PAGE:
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"Hamilton" meets the Torah

Parashat Chukat - Our Peacemaking Founding Fathers July 15th, 2016 Alli Cohen [Sung] "Look around, look around, at how lucky we are to be alive right now. Look around, look around"  (Miranda). These lyrics are from the Tony award-winning musical, Hamilton , which tells the story of America’s less-acknowledged founding father, Alexander Hamilton, during the time of the Revolutionary War. These words are sung as a reminder to be thankful for each day and as a reminder to make the most of each day. I felt they were appropriate for today, at a time when we are more keenly aware of life’s fragility and of our own mortality.  How do we memorialize so many individuals who have been killed? How do we pay homage to their lives? This week’s Torah portion may provide some answers for us, as we learn of Aaron’s death. In the Torah we learn that all of the house of Israel mourned the death of their leader Aaron. In one commentary, by Rabbi Joseph Herman He
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Prayer and Action June 17th, 2016 Temple Sholom - Cincinnati, OH Rabbinic Intern Alli Cohen There is no easy way to say it: Last week on June 8 th , a Palestinian gunman killed 4 Israelis and wounded 5 people at Sarona Market in Tel Aviv. Then, on Sunday, June 12 th , 49 people were killed at Pulse Nightclub in Orlando, targeting the LGBTQ community. “Pulse describes itself as ‘the hottest gay bar’ in the heart of Orlando. Hours before the shooting, the club urged partygoers to attend its ‘Latin flavor’ event Saturday night. The club is a vast, open space that was hosting more than 300 patrons late Saturday and into Sunday morning" (Ellis, et al).   And there are still 53 people wounded, some still fighting for their lives. The gunmen wielded “an assault-type rifle and a handgun,” making this shooting “the worst mass shooting in modern U.S. history” (Schneider). And to add to this list, tonight is exactly one year since the Charleston church shoo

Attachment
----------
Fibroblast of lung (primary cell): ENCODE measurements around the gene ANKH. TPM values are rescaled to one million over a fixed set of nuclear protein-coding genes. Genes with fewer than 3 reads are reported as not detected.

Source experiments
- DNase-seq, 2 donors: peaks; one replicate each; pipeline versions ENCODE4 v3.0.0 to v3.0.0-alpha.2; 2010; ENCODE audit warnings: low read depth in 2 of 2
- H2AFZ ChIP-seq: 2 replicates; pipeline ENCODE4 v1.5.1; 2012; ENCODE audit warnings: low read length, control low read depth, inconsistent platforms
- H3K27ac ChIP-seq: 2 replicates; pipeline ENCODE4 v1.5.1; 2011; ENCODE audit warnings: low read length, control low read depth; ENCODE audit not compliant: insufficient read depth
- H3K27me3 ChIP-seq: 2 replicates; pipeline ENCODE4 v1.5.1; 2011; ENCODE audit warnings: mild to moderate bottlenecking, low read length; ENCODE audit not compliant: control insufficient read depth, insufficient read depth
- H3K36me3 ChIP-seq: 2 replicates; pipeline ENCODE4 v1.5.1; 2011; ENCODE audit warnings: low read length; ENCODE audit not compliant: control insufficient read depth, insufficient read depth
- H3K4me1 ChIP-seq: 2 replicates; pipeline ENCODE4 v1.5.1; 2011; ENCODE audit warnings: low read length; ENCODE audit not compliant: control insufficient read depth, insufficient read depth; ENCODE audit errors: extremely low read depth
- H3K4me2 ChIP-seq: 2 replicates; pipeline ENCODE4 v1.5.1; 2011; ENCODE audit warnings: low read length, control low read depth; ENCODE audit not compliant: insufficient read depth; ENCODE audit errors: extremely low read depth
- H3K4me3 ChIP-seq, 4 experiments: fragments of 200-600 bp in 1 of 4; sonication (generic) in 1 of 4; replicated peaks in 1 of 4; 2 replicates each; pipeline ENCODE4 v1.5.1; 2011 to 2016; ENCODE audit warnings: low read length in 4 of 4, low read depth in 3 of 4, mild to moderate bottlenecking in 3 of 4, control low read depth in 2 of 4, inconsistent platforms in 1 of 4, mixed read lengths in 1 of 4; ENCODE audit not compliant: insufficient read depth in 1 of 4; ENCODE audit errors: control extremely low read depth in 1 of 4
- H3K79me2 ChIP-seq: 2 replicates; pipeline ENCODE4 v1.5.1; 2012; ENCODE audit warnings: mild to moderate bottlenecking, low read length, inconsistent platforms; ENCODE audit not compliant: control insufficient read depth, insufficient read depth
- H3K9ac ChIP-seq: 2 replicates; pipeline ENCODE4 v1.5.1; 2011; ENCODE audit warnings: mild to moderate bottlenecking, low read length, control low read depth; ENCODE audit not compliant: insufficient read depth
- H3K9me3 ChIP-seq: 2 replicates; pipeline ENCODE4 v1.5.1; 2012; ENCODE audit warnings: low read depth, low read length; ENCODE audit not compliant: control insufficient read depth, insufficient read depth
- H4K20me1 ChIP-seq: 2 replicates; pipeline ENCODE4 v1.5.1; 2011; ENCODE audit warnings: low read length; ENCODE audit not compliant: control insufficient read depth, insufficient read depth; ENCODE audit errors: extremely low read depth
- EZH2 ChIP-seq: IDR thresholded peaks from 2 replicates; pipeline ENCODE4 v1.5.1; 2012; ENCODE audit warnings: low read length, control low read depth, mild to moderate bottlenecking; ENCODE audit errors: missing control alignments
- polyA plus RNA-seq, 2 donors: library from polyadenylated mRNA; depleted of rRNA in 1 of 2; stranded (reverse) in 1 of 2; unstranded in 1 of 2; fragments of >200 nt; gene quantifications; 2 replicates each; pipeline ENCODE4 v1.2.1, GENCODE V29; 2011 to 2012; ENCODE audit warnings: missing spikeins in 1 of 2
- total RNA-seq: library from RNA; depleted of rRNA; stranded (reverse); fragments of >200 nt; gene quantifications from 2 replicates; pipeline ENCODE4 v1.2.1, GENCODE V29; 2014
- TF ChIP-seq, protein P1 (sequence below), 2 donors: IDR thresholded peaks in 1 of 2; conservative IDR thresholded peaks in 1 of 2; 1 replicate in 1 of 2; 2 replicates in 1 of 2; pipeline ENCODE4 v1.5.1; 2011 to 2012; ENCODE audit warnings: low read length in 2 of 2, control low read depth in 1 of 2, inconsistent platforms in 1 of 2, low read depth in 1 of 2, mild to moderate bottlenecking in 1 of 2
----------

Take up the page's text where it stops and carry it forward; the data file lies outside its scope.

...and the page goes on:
Dear G-d

Dear G-d,            I write you once more just like I did when I first arrived in Israel in June of 2012. So much has happened since then, both to me and to Israel. I arrived with mixed emotions for my first year of rabbinical school at Hebrew Union College – Jewish Institute of Religion. I expected to feel like an insider in what was so commonly called my “homeland”.            I recalled my rabbi’s words, “ כל התחלות קשות (Kol hatchalot kashot); All beginnings are difficult" (Rabbi Don Rossoff). I expected a challenging journey but had no idea what experiences would lie ahead, testing my beliefs as a Reform Jew.                                                                 I had heard about the organization Women of the Wall whose “central mission is to achieve the social and legal recognition of [their] right, as women, to wear prayer shawls, pray and read from the Torah collectively and out loud at the Western Wall” in Jerusalem (Mission Statement 1). In Jun